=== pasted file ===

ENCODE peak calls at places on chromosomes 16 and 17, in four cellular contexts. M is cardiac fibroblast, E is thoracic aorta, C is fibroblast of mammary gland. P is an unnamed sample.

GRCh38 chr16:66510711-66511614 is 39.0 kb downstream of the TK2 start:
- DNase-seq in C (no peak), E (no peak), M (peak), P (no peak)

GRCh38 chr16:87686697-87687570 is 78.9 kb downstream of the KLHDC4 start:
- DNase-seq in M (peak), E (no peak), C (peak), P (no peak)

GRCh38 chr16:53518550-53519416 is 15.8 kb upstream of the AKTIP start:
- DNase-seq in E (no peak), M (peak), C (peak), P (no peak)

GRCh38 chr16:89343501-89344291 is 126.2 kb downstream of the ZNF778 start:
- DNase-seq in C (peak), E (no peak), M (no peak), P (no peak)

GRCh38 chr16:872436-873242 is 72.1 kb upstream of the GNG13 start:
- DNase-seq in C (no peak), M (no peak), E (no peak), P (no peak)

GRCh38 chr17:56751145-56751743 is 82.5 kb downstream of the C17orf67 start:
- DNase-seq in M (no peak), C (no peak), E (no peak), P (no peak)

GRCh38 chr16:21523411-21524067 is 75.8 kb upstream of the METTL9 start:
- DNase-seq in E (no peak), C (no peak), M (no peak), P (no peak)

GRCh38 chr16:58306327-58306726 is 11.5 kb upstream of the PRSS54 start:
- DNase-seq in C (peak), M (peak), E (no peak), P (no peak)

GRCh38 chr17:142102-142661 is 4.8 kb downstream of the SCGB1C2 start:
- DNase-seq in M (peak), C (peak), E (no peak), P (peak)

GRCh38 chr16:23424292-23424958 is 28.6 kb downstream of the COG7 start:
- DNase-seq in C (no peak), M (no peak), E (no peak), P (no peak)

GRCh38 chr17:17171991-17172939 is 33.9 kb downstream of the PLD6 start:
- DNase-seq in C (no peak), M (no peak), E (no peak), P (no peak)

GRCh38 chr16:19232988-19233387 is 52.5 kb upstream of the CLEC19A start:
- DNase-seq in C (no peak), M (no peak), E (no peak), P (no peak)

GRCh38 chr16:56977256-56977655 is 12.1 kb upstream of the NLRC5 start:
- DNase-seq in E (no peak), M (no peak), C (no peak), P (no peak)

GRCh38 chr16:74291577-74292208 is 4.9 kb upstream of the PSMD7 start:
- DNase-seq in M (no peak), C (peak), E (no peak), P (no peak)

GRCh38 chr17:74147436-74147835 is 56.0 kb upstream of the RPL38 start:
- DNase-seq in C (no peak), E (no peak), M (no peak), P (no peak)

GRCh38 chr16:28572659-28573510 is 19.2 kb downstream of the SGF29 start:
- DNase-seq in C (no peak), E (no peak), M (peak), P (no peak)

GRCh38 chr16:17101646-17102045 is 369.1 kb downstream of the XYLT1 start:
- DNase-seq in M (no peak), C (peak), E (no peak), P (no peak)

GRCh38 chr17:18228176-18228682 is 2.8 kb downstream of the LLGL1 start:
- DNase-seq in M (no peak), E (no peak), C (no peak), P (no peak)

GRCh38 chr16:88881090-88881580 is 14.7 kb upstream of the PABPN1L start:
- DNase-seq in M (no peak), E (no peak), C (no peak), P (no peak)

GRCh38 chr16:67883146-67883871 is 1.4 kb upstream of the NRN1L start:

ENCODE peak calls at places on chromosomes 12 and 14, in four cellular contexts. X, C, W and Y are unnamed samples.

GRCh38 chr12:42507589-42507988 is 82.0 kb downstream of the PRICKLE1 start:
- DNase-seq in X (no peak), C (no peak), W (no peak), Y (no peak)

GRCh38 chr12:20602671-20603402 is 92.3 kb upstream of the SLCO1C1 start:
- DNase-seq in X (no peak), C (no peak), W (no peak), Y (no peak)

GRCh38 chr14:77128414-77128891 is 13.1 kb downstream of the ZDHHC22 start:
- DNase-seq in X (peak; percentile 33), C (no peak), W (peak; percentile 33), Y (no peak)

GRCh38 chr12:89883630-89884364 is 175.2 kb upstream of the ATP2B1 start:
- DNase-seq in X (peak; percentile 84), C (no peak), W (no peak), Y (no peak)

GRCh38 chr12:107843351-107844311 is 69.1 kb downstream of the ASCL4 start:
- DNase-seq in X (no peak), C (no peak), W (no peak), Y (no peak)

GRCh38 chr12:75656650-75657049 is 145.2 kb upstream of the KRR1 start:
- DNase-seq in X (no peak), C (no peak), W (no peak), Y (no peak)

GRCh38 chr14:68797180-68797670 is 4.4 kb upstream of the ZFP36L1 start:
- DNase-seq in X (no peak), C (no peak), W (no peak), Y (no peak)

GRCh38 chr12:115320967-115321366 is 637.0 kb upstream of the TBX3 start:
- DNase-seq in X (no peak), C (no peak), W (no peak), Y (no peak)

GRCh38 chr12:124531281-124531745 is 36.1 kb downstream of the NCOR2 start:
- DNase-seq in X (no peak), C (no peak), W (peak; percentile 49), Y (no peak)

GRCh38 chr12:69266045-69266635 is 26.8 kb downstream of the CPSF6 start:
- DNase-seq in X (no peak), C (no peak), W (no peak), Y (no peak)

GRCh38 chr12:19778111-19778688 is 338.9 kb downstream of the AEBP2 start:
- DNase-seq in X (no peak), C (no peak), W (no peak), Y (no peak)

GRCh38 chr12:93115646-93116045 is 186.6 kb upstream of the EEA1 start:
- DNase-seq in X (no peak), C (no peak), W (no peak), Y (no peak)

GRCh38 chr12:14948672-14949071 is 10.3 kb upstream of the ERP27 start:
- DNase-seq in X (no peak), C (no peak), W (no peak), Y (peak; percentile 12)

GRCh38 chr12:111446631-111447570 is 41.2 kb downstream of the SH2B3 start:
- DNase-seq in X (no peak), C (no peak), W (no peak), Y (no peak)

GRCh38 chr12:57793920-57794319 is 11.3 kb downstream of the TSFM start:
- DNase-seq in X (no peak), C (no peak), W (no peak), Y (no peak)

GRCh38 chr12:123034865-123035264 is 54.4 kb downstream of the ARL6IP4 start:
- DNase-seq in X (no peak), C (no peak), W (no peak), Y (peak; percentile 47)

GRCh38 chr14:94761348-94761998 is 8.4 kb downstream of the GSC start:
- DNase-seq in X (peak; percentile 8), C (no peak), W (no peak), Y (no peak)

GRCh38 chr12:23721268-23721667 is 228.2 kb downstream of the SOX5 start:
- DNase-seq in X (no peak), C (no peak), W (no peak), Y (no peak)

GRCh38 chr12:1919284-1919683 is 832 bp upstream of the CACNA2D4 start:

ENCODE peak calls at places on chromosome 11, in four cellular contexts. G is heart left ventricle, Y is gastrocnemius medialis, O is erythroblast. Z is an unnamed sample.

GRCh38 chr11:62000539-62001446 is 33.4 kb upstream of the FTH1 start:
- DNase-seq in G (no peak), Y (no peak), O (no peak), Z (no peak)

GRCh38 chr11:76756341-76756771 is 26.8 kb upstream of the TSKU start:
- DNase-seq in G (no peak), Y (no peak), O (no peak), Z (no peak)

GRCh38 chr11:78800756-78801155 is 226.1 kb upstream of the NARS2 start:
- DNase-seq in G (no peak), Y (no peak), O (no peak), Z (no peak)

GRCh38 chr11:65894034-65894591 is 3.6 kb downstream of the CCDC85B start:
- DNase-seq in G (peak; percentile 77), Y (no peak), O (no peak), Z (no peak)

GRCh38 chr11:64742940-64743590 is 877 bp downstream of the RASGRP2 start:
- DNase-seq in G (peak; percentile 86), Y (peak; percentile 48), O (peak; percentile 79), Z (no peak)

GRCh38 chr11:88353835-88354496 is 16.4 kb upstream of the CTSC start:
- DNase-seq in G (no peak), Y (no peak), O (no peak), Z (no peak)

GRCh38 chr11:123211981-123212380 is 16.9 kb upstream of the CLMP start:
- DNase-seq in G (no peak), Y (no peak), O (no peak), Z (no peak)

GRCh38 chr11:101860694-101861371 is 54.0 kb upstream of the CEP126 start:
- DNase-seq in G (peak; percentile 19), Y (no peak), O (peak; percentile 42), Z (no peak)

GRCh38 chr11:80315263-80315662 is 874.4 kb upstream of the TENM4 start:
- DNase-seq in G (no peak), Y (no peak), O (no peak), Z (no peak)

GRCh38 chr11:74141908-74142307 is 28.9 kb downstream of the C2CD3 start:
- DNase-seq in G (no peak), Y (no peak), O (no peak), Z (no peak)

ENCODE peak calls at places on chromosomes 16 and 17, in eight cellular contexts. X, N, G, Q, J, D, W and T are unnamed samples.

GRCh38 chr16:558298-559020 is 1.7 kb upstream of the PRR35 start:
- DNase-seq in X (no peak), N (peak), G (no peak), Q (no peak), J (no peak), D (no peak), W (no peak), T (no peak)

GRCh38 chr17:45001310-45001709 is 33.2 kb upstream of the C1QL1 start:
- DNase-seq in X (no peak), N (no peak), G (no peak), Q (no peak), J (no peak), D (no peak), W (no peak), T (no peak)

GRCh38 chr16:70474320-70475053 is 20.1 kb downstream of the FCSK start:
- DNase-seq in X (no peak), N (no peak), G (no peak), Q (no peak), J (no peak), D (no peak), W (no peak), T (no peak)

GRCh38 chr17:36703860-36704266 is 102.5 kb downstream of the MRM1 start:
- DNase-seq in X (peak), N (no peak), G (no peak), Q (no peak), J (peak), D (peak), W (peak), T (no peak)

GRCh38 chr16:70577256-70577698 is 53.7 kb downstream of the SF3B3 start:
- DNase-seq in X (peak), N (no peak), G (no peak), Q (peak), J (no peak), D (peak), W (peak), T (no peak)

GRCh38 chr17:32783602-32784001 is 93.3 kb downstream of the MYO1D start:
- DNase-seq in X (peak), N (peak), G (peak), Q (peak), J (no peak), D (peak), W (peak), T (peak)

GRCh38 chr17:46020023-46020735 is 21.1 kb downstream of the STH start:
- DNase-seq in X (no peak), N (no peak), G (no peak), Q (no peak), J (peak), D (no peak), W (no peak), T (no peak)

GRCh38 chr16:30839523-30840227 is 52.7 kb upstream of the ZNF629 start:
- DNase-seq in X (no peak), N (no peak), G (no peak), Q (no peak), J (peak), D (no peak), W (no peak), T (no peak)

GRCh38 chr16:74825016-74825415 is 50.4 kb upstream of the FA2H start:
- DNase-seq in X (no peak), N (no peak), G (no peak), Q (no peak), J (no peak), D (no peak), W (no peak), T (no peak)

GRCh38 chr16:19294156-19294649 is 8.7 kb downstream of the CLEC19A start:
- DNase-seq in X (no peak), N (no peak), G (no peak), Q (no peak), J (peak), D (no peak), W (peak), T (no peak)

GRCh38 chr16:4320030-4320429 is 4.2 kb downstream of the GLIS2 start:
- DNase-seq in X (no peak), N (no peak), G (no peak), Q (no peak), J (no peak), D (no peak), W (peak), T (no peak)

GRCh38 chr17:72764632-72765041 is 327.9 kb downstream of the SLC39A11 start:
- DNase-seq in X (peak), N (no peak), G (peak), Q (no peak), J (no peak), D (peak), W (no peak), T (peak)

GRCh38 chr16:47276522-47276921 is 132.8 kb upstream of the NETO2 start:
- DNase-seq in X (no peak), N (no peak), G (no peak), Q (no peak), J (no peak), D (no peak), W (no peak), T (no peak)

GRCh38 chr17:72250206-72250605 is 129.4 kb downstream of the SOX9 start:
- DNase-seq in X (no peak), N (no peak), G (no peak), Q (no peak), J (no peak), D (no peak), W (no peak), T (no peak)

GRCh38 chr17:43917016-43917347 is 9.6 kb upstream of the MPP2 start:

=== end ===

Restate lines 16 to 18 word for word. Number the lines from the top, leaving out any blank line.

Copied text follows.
GRCh38 chr16:58306327-58306726 is 11.5 kb upstream of the PRSS54 start:
- DNase-seq in C (peak), M (peak), E (no peak), P (no peak)

GRCh38 chr17:142102-142661 is 4.8 kb downstream of the SCGB1C2 start: